Albert Einstein, Thomas Edison, Auguste Rodin, George Patton, and Woodrow Wilson were apparently dyslexic. Dyslexia is therefore considered as a sign of genius. Is this true, or is there perhaps another side to the dyslexia coin that is being overlooked?
The term dyslexia was introduced in 1884 by the German ophthalmologist, R. Berlin. He coined it from the Greek words dys meaning ill or difficult and lexis meaning word, and used it to describe a specific disturbance of reading in the absence of pathological conditions in the visual organs. In a later publication, in 1887, Berlin stated that dyslexia, “presuming right handedness,” is caused by a left-sided cerebral lesion. He spoke of “word-blindness” and detailed his observations with six patients with brain lesions who had full command over verbal communications but had lost the ability to read.
In the century to follow the narrow definition Berlin attached to the term dyslexia would broaden. By the mid-1970s it was describing a condition of epidemic proportions.
In its short history the condition would have a multiplicity of names. In 1895 James Hinshelwood, an ophthalmologist from Glasgow, established the term “congenital word-blindness,” but since then it has been called strephosymbolia, word amblyopia, bradylexia, script-blindness, primary reading retardation, specific reading disability, developmental reading backwardness, analfabetia partialis, amnesia visualis, genetic dyslexia, reading disability, and learning disability. Most of these have now been discarded in favour of the terms dyslexia, reading disability and learning disability, with learning disabilities (LD) as the umbrella term for a variety of learning difficulties, including dyslexia.
Although there is a large number of other “disabilities” to be found within the LD field, a reading disability — or dyslexia — remains the most common. Estimates of learning-disabled students being dyslexic vary between 70 and 85 percent. Some experts are of the opinion that this percentage is even higher, so much so that labelling a child as learning disabled is understood to include a reading disability. If one evaluates the importance of reading in the learning situation, this opinion probably comes close to the truth. Reading is regarded as the most important skill that a child must acquire at school, because one must learn to read in order to be able to read to learn. The implication of this is that the child who is a poor reader will usually also be a poor learner.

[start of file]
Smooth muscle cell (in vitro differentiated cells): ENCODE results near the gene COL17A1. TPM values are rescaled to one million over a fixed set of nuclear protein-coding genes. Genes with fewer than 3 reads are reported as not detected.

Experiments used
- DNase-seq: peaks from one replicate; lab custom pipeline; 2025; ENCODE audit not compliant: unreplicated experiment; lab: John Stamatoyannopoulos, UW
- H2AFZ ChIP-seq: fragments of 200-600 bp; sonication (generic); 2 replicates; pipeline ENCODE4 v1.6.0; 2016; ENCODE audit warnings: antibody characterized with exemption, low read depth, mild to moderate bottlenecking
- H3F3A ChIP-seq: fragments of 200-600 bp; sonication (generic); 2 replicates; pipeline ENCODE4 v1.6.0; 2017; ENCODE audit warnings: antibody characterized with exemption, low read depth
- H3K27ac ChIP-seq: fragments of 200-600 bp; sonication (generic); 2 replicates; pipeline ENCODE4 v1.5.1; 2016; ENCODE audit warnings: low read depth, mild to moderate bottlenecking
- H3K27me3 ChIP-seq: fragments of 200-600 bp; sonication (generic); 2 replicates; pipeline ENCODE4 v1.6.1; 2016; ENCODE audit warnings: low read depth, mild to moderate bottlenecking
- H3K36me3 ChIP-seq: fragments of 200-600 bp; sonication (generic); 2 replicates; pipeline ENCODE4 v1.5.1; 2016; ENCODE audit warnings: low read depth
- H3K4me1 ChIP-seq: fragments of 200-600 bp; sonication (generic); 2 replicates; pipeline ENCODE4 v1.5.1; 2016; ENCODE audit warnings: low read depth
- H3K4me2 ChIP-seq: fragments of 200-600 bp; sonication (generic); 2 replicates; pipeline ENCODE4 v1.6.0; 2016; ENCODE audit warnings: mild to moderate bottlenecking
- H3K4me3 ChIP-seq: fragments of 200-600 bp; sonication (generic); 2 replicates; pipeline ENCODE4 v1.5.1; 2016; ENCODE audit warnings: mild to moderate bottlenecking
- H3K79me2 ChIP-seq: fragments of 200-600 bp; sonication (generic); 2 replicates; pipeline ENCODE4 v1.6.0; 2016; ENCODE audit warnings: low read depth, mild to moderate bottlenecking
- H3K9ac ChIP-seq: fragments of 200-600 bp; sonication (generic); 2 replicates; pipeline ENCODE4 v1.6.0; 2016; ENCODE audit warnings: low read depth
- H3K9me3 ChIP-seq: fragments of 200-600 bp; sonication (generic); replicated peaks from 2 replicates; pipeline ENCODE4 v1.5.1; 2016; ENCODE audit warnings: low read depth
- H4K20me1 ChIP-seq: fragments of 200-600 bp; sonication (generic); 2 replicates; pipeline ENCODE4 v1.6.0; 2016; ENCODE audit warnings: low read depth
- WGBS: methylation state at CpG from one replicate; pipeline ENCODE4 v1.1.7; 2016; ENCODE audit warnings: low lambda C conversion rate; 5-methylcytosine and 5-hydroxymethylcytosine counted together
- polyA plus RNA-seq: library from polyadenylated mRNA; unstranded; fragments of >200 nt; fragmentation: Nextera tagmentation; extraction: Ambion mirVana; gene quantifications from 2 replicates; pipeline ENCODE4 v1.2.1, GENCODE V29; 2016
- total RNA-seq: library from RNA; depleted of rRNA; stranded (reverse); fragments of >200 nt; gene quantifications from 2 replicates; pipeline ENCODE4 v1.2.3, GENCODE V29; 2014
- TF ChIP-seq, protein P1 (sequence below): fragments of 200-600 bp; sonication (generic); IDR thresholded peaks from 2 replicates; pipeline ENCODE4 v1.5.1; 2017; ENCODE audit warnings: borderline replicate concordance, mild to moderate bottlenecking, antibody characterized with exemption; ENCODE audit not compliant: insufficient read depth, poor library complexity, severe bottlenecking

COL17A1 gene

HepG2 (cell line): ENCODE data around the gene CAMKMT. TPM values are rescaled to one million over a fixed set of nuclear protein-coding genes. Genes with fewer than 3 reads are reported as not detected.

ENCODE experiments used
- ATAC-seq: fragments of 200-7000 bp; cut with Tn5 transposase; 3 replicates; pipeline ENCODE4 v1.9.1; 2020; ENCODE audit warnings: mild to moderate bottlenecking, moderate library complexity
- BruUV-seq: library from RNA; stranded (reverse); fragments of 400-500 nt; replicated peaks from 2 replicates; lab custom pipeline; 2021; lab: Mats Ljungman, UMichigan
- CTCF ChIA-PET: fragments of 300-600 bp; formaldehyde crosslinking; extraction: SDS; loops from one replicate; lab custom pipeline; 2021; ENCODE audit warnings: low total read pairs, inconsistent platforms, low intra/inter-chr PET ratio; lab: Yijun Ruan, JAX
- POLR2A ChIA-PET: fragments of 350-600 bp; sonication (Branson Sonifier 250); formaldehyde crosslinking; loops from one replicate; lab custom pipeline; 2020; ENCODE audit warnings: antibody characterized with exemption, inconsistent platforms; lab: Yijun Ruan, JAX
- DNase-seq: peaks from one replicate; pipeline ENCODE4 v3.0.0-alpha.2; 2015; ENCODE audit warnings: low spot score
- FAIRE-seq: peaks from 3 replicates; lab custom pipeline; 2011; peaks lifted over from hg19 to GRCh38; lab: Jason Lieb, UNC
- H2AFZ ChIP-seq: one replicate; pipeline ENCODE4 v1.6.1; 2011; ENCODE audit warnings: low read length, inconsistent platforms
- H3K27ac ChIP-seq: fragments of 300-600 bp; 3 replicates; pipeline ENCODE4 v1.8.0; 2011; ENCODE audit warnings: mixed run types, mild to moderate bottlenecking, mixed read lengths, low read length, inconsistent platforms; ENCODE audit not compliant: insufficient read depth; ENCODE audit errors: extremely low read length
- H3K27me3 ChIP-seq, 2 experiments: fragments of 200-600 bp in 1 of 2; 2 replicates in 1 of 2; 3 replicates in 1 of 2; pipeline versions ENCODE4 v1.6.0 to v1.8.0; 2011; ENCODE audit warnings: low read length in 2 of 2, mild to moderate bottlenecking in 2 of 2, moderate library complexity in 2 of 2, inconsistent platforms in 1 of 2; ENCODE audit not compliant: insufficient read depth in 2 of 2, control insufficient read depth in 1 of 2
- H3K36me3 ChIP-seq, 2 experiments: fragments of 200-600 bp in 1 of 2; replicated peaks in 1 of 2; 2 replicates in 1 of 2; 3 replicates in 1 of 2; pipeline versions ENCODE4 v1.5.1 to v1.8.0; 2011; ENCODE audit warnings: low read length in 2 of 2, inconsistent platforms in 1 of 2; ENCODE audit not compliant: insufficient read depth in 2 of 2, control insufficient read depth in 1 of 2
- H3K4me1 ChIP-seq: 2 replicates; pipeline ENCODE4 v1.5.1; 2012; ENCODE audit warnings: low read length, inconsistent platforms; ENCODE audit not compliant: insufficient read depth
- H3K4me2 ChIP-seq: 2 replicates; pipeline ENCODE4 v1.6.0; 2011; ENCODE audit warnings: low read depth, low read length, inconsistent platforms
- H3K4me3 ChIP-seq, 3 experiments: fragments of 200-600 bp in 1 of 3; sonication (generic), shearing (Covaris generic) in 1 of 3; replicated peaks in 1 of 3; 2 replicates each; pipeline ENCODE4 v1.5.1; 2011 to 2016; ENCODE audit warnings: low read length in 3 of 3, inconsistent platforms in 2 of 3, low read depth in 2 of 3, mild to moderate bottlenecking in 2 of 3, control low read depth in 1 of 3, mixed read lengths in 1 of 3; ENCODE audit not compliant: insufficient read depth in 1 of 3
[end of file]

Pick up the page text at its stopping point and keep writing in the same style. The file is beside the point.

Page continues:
The affliction of the geniuses
Soon after the birth of the LD field in the 1960s, in an attempt to generate public awareness of the condition, advocacy groups have perpetuated the belief that a host of famous individuals such as Albert Einstein, Thomas Edison, Auguste Rodin, George Patton, and Woodrow Wilson were dyslexic. According to Ron Davis, author of The Gift of Dyslexia, dyslexia is a gift, and their genius didn’t occur in spite of their dyslexia, but because of it.
The myth — the “affliction of the geniuses” — continues to be spread despite the fact that knowledge of the definition of dyslexia and the reading of any standard biographies would immediately reveal the inaccuracy of many such claims. For example, as Coles points out in his book The Learning Mystique, Einstein’s reading of Kant and Darwin at age thirteen is hardly representative of individuals who are currently labelled dyslexic. As Coles also points out, Edison was not learning until the age of eight and a half because he was a sickly child. Although he did have problems when he finally went to school, these problems were a result of his social behaviour, not his mental abilities. The problem was not that Tom Edison was a poor reader but that he became annoyed with having to share the text with other children. Tom, “a rapid reader, had no patience with his classmates.”
Although it is true that some people are successful in life in spite of their dyslexia, unfortunately many LD stories don’t turn out so well.